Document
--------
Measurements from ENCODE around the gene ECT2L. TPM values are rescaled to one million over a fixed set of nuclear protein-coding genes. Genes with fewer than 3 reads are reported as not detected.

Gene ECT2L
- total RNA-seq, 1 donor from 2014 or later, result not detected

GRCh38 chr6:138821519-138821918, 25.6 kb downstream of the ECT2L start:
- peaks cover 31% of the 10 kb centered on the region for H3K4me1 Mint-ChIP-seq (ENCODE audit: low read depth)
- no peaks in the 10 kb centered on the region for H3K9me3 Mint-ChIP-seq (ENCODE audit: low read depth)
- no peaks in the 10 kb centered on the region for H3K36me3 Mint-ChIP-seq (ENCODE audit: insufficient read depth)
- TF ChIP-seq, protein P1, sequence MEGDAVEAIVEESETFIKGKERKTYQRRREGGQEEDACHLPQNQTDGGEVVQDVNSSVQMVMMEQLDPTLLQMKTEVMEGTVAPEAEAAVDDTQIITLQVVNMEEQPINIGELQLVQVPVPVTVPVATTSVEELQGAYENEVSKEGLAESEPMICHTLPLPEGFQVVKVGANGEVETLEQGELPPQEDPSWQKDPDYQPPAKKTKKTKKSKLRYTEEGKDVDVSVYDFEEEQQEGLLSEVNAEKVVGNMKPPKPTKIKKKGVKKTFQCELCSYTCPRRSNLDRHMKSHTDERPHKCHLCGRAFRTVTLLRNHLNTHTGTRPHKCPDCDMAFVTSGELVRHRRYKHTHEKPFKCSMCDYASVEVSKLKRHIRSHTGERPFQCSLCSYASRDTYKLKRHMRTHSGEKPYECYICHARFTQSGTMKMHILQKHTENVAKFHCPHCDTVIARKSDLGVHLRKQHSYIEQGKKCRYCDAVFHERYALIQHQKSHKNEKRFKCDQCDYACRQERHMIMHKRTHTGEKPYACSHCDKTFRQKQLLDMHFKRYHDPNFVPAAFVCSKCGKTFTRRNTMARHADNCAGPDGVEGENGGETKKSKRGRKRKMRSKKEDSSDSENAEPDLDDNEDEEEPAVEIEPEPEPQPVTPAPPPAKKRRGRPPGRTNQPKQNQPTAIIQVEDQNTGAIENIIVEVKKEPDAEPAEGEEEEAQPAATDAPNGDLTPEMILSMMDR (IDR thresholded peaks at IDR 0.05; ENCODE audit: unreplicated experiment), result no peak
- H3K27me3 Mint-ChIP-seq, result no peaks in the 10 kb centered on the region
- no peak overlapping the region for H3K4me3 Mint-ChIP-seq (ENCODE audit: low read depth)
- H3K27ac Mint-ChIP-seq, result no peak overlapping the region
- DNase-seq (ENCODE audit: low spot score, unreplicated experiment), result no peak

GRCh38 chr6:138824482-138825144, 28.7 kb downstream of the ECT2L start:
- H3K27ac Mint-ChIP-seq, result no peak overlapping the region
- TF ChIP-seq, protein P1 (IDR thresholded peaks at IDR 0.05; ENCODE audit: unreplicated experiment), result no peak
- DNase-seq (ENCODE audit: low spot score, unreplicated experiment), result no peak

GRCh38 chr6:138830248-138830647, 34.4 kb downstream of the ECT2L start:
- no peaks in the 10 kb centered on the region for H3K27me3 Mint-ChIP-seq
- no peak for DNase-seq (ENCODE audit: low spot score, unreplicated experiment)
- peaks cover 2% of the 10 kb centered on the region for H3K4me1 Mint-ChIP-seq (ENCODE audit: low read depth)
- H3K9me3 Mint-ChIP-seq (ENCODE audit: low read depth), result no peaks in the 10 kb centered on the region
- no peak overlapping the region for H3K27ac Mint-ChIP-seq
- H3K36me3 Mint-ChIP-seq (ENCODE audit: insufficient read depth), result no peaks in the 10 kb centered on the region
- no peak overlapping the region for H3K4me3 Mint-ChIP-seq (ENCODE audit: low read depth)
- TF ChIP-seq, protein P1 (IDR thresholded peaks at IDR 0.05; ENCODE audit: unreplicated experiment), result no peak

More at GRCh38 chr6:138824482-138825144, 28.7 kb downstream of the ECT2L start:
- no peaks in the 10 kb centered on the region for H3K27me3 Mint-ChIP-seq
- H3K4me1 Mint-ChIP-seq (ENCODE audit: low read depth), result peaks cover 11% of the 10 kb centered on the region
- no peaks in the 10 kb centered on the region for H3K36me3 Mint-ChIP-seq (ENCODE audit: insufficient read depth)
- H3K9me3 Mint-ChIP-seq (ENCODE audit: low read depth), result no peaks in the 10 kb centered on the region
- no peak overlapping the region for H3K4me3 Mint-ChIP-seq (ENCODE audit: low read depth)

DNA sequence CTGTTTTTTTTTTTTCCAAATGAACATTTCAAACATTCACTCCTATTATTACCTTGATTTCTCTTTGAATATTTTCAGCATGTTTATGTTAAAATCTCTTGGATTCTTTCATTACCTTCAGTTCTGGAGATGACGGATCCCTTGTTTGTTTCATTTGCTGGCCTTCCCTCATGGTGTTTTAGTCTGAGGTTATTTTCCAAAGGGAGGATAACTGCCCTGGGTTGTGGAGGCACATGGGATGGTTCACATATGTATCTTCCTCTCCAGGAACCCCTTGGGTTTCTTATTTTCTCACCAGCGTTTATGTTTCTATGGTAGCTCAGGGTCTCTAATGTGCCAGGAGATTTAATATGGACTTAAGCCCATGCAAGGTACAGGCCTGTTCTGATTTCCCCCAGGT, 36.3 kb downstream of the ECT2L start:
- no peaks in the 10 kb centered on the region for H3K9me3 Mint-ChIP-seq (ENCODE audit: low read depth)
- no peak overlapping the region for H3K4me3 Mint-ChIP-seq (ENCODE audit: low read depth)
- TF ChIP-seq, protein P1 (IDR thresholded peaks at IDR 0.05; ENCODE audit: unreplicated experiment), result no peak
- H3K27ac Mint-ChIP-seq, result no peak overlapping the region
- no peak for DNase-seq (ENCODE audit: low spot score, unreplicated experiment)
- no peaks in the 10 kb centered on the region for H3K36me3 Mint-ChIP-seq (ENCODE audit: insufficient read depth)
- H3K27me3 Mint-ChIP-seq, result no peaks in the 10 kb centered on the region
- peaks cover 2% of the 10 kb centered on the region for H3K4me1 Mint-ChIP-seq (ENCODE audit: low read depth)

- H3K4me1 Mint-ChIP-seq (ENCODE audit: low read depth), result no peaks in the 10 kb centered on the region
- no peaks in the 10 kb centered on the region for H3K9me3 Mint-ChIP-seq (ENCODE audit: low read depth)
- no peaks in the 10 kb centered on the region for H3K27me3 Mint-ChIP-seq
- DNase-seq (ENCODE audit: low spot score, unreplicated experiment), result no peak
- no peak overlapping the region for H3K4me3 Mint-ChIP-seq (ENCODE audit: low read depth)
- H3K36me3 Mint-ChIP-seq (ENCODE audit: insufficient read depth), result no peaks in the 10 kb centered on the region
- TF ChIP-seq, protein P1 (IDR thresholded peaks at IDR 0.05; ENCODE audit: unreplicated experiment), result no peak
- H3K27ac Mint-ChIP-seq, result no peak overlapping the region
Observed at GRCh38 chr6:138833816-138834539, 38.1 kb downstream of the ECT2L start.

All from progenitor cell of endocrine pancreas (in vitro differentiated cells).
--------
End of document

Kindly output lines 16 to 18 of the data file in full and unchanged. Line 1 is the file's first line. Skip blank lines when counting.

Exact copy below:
- DNase-seq (ENCODE audit: low spot score, unreplicated experiment), result no peak

GRCh38 chr6:138830248-138830647, 34.4 kb downstream of the ECT2L start:
- no peaks in the 10 kb centered on the region for H3K27me3 Mint-ChIP-seq